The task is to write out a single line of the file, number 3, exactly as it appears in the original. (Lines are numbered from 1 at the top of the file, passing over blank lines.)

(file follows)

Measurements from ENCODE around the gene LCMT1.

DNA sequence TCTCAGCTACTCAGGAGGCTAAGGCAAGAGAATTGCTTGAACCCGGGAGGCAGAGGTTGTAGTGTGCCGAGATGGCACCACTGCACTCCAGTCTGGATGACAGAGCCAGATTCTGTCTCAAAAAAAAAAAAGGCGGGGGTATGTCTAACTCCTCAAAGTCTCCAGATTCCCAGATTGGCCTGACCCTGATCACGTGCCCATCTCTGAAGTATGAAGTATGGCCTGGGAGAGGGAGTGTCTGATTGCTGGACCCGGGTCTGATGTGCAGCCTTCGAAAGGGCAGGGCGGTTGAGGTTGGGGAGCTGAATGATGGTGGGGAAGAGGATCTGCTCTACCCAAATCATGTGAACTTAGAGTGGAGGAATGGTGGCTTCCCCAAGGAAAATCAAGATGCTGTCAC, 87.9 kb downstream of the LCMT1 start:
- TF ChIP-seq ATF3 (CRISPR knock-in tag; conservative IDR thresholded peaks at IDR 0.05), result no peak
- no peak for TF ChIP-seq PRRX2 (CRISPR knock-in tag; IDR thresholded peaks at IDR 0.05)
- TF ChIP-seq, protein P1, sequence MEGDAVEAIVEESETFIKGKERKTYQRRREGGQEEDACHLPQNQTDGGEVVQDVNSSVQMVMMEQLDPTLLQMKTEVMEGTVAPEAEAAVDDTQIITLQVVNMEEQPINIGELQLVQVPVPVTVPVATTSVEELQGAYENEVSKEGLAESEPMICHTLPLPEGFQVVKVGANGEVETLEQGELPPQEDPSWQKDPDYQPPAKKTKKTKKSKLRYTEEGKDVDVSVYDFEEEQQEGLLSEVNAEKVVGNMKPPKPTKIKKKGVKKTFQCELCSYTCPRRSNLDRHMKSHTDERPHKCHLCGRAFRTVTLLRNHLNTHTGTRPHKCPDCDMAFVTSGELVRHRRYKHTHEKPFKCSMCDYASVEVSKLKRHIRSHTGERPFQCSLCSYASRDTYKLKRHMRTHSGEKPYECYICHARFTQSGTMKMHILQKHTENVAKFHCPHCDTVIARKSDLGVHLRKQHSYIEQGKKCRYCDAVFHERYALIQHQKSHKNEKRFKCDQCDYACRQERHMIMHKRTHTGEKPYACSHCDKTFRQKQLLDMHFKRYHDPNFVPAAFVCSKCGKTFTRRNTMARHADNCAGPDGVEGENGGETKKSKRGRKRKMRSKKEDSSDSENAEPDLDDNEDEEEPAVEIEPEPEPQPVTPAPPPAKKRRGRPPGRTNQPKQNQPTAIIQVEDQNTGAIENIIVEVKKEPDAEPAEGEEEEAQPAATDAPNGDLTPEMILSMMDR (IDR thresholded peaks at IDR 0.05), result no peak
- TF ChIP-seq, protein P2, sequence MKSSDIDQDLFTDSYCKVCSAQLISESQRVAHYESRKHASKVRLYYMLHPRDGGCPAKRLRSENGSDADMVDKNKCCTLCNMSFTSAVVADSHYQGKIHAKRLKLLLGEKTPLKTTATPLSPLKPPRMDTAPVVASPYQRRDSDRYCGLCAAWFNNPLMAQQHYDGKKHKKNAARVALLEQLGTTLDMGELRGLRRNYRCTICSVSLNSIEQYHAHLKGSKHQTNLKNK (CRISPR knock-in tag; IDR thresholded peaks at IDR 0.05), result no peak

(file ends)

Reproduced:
- TF ChIP-seq ATF3 (CRISPR knock-in tag; conservative IDR thresholded peaks at IDR 0.05), result no peak